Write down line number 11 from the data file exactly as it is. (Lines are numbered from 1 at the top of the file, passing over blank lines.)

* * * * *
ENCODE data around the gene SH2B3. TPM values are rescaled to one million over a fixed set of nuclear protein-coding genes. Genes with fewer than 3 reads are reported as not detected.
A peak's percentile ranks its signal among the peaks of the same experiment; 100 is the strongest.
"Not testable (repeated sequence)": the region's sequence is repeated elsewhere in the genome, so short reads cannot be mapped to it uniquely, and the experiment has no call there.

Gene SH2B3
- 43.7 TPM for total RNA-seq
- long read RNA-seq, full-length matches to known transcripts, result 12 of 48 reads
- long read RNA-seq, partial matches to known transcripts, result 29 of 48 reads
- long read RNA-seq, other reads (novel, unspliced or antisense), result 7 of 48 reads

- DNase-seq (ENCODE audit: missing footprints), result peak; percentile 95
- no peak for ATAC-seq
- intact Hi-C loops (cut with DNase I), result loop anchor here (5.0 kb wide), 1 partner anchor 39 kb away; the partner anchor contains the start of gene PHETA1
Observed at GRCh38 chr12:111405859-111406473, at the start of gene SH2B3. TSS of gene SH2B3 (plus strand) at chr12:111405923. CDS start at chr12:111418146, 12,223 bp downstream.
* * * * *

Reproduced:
- intact Hi-C loops (cut with DNase I), result loop anchor here (5.0 kb wide), 1 partner anchor 39 kb away; the partner anchor contains the start of gene PHETA1